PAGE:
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  • Writer's pictureMGeslock


Para-Moth is used to help control wax moths in empty drawn comb.

Para-Moth is NOT the same as Moth Balls! Do not use moth balls in you beehives!

If you have drawn comb, you need to protect it from wax moths. If wax moths get in the comb, they will destroy it.

By having comb, the new bees in the spring will already have a "house". The queen will be able to start laying eggs sooner. More eggs, more bees. More bees, more nectar. More nectar, more HONEY!

The two chemicals commonly sold to the general public for the control of moths are paradichlorobenzene and naphthalene. The former is the one approved for use by beekeepers to prevent damage from wax moth larvae in stored comb. It is registered as, and sold by beekeeping suppliers under the name of, Para Moth. Products containing the same chemical are sold in non-beekeeping outlets (such as Walmart and other grocery stores), where they are usually labeled “moth crystals.” Paradichlorobenzene is specified because it does not produce residues which will harm bees when equipment (hive bodies, supers, and comb) are placed back on the hive at a later date. Before reuse, it is only necessary to unstack the boxes and place them on their sides in order to expose the combs to the air. If it has been an extended period of time – at least a few weeks – since the Para Moth was applied, an overnight airing should be sufficient. If the chemical was used more recently and still has a detectable odor, I would air them out several days.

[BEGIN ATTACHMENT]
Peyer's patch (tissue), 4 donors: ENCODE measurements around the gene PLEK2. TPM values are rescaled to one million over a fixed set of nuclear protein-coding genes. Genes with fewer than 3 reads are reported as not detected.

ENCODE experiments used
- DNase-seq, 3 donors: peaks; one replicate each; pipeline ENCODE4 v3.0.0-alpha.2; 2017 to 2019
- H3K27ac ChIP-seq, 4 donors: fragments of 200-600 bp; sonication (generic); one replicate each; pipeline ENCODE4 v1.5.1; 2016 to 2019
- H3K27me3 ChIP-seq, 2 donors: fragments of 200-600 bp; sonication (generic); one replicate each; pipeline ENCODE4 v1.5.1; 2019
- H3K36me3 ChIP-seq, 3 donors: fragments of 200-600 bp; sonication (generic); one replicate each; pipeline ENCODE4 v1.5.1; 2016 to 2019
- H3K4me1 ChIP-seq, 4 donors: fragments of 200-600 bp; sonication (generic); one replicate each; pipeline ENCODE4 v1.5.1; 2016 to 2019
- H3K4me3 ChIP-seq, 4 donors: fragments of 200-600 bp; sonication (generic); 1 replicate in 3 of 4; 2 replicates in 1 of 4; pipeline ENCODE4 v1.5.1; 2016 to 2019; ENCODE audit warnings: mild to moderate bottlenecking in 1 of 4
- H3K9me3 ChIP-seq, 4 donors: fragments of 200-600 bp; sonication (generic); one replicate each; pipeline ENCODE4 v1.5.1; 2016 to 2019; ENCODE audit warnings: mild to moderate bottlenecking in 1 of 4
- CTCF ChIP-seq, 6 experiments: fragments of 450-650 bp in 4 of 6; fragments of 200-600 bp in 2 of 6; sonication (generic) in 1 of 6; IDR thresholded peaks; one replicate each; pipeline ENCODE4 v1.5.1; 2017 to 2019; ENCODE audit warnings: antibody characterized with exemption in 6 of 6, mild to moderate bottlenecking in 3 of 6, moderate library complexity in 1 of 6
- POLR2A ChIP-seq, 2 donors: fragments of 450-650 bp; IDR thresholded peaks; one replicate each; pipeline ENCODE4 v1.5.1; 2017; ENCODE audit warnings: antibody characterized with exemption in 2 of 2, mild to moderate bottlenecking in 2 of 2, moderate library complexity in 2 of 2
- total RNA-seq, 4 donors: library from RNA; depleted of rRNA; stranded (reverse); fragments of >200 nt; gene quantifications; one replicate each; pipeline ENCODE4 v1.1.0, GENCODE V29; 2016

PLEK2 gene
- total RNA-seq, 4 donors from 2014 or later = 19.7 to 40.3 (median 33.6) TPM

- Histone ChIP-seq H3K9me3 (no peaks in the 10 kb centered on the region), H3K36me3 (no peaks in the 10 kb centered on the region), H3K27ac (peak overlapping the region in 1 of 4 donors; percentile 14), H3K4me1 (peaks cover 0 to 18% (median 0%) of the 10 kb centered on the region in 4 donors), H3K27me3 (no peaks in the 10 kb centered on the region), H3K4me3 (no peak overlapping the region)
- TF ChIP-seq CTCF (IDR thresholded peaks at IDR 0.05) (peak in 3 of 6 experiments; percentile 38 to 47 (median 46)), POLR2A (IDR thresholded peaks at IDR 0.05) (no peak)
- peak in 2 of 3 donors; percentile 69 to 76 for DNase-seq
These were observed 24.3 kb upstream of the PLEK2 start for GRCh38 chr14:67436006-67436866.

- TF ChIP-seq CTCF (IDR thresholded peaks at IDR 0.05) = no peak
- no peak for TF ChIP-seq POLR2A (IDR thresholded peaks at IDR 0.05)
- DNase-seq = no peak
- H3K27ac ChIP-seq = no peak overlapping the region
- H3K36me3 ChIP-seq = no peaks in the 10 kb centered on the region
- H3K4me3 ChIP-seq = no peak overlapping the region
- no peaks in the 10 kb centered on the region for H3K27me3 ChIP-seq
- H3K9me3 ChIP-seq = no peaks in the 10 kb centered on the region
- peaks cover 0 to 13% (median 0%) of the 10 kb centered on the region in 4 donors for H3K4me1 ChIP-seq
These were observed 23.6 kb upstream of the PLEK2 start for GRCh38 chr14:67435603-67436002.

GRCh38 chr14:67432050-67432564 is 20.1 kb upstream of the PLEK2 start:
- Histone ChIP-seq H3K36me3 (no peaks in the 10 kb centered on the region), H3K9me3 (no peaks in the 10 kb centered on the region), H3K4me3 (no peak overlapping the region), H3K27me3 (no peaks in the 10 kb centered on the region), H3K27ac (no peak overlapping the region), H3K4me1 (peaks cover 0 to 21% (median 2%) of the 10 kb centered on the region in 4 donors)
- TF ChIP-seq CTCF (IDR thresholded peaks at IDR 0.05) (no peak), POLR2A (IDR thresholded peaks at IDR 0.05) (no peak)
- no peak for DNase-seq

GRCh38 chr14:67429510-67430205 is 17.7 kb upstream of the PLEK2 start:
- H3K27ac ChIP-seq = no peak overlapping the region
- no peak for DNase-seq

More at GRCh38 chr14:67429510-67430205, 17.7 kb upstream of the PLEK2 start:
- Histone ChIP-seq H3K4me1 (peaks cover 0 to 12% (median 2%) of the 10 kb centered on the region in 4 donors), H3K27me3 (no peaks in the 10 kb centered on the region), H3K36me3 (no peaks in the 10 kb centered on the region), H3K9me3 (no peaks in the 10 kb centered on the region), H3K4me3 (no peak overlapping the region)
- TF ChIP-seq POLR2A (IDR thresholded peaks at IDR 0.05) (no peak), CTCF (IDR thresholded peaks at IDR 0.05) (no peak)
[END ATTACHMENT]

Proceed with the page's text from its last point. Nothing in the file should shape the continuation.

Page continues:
A word of caution: the product commonly sold as “moth balls” has as its primary ingredient the chemical naphthalene. Naphthalene will ALWAYS leave residues which will later kill bees, no matter how thoroughly the supers are aired out. ~ Phil Craft Bee Cluture

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